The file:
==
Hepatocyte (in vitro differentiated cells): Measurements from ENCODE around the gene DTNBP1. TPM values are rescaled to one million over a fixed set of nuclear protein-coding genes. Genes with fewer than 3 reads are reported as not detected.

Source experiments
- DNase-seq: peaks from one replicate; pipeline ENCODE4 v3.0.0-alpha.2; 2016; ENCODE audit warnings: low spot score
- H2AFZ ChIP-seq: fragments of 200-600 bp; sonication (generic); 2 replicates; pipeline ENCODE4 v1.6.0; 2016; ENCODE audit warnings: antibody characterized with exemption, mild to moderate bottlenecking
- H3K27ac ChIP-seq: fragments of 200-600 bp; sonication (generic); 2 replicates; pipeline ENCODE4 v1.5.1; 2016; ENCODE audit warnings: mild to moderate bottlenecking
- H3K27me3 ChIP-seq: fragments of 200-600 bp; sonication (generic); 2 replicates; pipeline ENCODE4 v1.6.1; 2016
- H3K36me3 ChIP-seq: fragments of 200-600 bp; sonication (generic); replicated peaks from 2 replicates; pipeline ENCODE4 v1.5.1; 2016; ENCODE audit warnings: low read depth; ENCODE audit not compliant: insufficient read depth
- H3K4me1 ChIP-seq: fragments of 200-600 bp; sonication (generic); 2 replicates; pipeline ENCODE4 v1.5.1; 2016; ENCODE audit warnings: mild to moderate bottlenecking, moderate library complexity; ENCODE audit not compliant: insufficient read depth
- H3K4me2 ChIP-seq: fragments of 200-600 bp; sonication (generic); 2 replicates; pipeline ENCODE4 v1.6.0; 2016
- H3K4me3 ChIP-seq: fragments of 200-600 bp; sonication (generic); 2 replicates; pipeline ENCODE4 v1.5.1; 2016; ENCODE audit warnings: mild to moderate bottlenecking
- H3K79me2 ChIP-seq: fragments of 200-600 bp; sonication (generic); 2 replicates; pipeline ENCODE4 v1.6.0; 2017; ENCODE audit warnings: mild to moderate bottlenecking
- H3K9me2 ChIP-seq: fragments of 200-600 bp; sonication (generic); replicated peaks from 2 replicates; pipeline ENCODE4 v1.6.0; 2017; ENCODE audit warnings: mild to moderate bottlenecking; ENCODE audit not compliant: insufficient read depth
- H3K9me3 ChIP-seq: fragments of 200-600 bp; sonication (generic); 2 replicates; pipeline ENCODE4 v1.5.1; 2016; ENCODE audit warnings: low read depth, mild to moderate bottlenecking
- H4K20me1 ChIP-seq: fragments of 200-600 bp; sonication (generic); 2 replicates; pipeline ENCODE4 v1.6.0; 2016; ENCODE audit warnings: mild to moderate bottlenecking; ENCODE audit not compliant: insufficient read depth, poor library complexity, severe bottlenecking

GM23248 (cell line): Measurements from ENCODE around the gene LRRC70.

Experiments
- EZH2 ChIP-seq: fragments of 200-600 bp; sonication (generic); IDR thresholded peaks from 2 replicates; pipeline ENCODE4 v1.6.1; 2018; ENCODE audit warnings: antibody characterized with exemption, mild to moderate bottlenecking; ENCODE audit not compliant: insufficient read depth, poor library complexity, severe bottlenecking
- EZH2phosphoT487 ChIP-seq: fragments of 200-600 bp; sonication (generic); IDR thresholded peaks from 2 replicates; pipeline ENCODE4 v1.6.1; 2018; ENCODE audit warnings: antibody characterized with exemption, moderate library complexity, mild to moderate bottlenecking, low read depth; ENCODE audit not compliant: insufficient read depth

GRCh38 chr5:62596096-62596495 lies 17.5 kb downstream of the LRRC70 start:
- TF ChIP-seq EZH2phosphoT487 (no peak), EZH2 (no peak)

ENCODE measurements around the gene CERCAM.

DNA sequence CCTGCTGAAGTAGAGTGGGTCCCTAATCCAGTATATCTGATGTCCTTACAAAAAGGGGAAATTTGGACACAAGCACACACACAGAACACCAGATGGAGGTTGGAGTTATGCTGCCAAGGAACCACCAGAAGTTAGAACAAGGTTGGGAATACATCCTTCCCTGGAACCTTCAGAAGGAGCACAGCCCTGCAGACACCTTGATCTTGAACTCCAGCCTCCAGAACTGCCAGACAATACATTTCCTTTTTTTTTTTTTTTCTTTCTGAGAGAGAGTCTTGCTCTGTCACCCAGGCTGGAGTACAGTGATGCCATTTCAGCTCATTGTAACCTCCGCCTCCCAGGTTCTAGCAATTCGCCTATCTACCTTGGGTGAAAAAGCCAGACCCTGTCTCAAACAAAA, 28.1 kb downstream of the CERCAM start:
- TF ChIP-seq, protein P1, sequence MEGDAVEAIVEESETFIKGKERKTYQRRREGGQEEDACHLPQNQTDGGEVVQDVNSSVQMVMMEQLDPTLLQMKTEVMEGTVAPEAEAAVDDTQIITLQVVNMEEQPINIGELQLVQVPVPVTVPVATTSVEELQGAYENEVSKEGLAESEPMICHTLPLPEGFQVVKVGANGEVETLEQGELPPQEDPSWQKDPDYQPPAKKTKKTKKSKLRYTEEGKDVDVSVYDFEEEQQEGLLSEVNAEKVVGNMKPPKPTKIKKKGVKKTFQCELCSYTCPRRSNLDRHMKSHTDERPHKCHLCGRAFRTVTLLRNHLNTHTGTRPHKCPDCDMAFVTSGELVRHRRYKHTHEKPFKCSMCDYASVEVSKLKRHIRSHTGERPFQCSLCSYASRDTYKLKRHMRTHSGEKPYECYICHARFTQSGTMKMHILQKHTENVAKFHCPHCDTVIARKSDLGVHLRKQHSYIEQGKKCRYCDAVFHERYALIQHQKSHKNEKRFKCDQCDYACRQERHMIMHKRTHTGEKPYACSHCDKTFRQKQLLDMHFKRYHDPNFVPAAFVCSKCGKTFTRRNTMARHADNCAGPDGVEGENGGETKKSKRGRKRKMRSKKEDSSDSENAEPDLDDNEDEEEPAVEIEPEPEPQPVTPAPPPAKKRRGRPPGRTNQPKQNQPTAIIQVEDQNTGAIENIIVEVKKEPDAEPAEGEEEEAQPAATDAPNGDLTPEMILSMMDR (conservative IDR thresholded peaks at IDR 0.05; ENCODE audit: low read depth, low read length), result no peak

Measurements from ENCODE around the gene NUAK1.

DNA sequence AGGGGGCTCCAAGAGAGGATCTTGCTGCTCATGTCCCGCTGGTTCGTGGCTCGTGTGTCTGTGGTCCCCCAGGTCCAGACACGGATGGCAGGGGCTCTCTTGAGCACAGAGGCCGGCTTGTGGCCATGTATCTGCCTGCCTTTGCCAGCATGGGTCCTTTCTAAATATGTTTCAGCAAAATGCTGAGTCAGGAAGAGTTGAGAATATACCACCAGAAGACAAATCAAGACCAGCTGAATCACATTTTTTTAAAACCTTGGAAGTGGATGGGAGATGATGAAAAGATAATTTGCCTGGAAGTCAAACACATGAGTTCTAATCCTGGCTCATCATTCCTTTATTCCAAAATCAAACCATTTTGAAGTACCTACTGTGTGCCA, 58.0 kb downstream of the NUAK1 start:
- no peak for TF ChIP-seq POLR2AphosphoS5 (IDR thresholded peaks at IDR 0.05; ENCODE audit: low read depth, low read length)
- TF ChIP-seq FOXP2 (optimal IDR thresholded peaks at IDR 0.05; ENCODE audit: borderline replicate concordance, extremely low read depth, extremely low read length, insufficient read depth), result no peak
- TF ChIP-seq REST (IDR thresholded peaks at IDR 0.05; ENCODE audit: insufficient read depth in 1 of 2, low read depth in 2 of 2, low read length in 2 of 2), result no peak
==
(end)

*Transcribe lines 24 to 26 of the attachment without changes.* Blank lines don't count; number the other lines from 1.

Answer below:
Measurements from ENCODE around the gene NUAK1.

DNA sequence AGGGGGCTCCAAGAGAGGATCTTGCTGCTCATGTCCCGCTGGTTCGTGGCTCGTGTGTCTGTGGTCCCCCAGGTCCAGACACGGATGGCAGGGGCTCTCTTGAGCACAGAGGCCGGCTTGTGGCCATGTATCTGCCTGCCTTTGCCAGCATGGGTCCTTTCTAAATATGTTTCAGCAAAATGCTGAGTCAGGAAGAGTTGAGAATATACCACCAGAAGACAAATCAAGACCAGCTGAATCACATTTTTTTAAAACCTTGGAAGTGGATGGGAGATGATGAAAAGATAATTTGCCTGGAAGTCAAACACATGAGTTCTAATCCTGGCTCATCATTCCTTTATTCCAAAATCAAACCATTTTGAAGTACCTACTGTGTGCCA, 58.0 kb downstream of the NUAK1 start:
- no peak for TF ChIP-seq POLR2AphosphoS5 (IDR thresholded peaks at IDR 0.05; ENCODE audit: low read depth, low read length)